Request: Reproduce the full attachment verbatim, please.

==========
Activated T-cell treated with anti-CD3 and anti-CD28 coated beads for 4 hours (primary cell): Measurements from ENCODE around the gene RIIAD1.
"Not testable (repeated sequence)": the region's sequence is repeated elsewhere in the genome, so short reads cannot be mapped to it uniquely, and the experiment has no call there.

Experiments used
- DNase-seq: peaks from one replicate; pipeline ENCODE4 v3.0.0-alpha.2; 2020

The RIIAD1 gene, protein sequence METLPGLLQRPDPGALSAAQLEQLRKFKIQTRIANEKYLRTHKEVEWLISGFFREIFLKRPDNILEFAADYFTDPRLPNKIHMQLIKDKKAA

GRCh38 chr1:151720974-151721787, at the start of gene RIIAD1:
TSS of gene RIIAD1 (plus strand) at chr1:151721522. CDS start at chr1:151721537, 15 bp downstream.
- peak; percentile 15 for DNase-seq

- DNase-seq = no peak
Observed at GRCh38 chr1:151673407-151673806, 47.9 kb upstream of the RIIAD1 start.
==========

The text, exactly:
Activated T-cell treated with anti-CD3 and anti-CD28 coated beads for 4 hours (primary cell): Measurements from ENCODE around the gene RIIAD1.
"Not testable (repeated sequence)": the region's sequence is repeated elsewhere in the genome, so short reads cannot be mapped to it uniquely, and the experiment has no call there.

Experiments used
- DNase-seq: peaks from one replicate; pipeline ENCODE4 v3.0.0-alpha.2; 2020

The RIIAD1 gene, protein sequence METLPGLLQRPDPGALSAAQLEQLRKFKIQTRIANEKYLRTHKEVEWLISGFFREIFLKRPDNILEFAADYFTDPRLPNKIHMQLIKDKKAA

GRCh38 chr1:151720974-151721787, at the start of gene RIIAD1:
TSS of gene RIIAD1 (plus strand) at chr1:151721522. CDS start at chr1:151721537, 15 bp downstream.
- peak; percentile 15 for DNase-seq

- DNase-seq = no peak
Observed at GRCh38 chr1:151673407-151673806, 47.9 kb upstream of the RIIAD1 start.